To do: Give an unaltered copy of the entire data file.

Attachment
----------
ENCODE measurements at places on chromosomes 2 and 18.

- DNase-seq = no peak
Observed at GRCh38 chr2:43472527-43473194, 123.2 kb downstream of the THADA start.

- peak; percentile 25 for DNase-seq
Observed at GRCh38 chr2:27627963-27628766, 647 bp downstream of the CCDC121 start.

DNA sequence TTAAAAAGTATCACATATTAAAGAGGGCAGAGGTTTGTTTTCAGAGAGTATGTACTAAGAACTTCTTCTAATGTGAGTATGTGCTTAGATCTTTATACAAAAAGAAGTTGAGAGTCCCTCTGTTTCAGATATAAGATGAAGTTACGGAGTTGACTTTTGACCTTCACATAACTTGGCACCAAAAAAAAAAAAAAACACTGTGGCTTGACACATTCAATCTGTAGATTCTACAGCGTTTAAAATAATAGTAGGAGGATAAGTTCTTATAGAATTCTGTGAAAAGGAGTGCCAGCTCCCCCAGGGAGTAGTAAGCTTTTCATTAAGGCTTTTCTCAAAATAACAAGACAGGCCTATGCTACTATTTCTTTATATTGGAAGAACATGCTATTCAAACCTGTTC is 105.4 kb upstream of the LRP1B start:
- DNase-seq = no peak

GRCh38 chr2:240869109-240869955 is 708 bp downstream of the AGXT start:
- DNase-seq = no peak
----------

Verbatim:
ENCODE measurements at places on chromosomes 2 and 18.

- DNase-seq = no peak
Observed at GRCh38 chr2:43472527-43473194, 123.2 kb downstream of the THADA start.

- peak; percentile 25 for DNase-seq
Observed at GRCh38 chr2:27627963-27628766, 647 bp downstream of the CCDC121 start.

DNA sequence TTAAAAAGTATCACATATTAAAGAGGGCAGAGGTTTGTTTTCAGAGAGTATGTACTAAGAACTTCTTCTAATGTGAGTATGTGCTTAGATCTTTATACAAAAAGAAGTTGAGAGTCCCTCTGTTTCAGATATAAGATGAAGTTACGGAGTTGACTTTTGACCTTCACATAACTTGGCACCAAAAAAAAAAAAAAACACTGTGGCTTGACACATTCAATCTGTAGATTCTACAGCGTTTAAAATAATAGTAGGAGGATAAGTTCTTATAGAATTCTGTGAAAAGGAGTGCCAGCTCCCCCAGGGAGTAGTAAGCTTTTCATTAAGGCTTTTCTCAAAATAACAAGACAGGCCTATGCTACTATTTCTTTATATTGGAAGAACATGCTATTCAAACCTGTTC is 105.4 kb upstream of the LRP1B start:
- DNase-seq = no peak

GRCh38 chr2:240869109-240869955 is 708 bp downstream of the AGXT start:
- DNase-seq = no peak